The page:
A water bath canner is a large pot with a jar rack. It is used with all high acid foods. This includes: all fruits, jams, jellies, pie fillings, pickles or condiments and tomatoes with added lemon juice.
If you have any low acid foods or ingredients you must use a pressure canner.
I often get asked if you must use a water bath canner or can you use a regular pot. The great thing is... no, you don't HAVE to have an actual canner.
Any pot will work as long as it is deep enough to have 2 to 3 inches of water covering the tops of your jars as it boils.
It must also have a rack to keep the jars off the bottom of the pot. The water must flow around the jars and the jars must not touch the bottom of the pot.
However, I must add that water bath canners are pretty inexpensive. Plus a pot specifically made for water bath canning makes things very easy. It will come with a rack for your jars already.
On a standard canner this rack will have "hooks" on the handles that will hook to the side of the canner and hold the jars up out of the water. Then the jars can be lowered into the canner when ready.
If you are using a stock pot, you can use what ever you have on hand as a rack. It does not need to hang on the side of the canner. The rack can be as simple as a rack from a round roasting pan. What ever will fit in your pot. It's most important function is keeping the jars off the bottom.
I would recommend getting a stainless steel water bath canner. They are a bit more expensive, but are a higher quality product and will last.
The stainless canner is much sturdier and doubles as a stock pot for other cooking. I've heard that stainless steel caners can be used on flat top stoves. I don't have personal experience with this, socheck with your stove manufacturer; however the makers and reviewers say it is perfectly safe.
This Victorio is the Canner I'd recommend if you are looking at the stainless steel.
Finally there is the steam canner. Not to be mistaken for a pressure canner, this type of a canner is sold as a substitute for a water bath. The jars are placed in the shallow bottom portion with water. The top is placed over the jars. The water is brought to a boil which causes steam to build up inside.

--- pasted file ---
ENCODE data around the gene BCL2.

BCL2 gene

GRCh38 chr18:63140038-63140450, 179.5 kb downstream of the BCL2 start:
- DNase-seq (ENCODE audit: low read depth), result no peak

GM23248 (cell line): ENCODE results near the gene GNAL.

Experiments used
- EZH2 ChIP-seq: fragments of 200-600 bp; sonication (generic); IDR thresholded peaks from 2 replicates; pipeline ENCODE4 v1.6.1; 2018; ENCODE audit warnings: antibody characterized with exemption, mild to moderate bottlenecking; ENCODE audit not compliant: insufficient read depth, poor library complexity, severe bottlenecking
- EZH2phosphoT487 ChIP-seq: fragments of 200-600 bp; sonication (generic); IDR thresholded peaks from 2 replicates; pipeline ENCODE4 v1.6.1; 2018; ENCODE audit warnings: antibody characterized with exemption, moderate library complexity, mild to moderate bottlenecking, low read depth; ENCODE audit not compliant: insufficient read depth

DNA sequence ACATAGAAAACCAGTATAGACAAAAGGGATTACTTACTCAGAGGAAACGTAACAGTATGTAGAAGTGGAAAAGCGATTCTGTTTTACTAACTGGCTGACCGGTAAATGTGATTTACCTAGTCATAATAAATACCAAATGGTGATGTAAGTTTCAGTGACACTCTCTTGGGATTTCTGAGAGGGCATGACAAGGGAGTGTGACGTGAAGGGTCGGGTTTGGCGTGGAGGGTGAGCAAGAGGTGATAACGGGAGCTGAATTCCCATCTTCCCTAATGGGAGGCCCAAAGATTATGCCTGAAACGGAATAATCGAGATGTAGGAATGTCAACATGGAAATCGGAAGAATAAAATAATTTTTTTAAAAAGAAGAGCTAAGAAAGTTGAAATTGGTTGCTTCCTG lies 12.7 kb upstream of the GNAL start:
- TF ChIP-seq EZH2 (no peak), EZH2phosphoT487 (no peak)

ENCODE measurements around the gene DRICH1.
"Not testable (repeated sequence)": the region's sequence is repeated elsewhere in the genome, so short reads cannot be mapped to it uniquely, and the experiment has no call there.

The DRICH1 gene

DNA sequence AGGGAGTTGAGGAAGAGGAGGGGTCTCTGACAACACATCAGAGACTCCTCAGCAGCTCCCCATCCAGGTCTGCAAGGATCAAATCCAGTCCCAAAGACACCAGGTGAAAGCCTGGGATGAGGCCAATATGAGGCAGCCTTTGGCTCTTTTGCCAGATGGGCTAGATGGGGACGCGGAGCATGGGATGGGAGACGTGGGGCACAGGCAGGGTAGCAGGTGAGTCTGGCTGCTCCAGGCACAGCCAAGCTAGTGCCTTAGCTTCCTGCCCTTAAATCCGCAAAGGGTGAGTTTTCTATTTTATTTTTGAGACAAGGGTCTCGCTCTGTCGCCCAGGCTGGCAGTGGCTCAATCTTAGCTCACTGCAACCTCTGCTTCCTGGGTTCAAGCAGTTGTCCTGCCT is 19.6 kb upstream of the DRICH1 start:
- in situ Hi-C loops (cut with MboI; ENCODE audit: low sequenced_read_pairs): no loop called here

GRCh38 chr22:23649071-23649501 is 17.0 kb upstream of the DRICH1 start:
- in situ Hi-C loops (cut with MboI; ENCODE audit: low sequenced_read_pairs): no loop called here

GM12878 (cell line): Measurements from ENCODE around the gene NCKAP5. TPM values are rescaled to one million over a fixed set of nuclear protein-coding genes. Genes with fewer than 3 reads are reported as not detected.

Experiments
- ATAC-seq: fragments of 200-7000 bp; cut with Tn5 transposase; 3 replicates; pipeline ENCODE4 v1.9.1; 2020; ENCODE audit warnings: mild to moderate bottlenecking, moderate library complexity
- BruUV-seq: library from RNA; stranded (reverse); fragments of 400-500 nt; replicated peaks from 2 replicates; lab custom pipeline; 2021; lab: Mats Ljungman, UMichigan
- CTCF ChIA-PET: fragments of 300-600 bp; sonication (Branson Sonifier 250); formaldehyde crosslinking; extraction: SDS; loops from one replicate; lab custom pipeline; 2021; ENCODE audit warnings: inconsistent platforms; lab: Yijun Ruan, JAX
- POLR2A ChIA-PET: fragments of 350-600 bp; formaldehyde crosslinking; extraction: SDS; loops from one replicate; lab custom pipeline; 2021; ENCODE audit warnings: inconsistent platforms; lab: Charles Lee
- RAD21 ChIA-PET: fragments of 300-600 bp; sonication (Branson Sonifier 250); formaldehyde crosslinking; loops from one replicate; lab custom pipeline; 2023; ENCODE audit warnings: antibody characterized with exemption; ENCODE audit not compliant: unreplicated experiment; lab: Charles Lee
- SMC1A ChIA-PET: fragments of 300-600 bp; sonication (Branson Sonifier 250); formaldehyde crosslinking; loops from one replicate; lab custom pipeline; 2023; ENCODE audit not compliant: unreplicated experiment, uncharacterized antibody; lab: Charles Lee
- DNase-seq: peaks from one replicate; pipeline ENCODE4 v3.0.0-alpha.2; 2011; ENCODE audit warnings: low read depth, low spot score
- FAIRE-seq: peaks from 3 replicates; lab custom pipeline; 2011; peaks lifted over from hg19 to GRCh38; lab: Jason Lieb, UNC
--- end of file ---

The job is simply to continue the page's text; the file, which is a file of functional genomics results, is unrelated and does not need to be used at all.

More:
You should know that there is some debate over the safety of steam canning. A couple of state extension services have tested them and called them safe. But others have not tested them and so won't recommend them. Read more here and make an informed decision for yourself.
I have heard good things about this canner and I love the idea of only heating a few inches of water. You'll have to be the judge as to whether this is safe for your family or not. Do NOT use these with any low acid product. No Vegetables, and No Meat. Check the instructions that come with the canner for directions and timing suggestions.
Since I put up a lot of jars each year, I wanted to purchase a large capacity pot in order to jar nine quarts at a time. I put off purchasing one because I was concerned about how it would fit on my standard sized stove.
One day I was at an auction and there was a beautiful blue large 9 quart water bath canner--complete with jars! I bid on it and won!! I got it at a great price. I love auctions!
This larger size pot fits over two burners on my stove, and it works perfectly fine.It does take longer to heat. This is to be expected because it holds so much more water. If I am canning a lot of something it is nice to be able process nine quarts at a time. When canning several batches in a row, the canner does not have to reheat all that water as it is already hot from the first batch. The heating time is more noticeable only when I have a single batch to process.
The rack with this canner does not work well with the smaller pints and half pints. They tend to slide through the gaps. In addition, there would be so much wasted space between your jars, you'd be heating much more water than necessary. I'd recommend replacing with a different rack if you plan on doing many pints or half pints.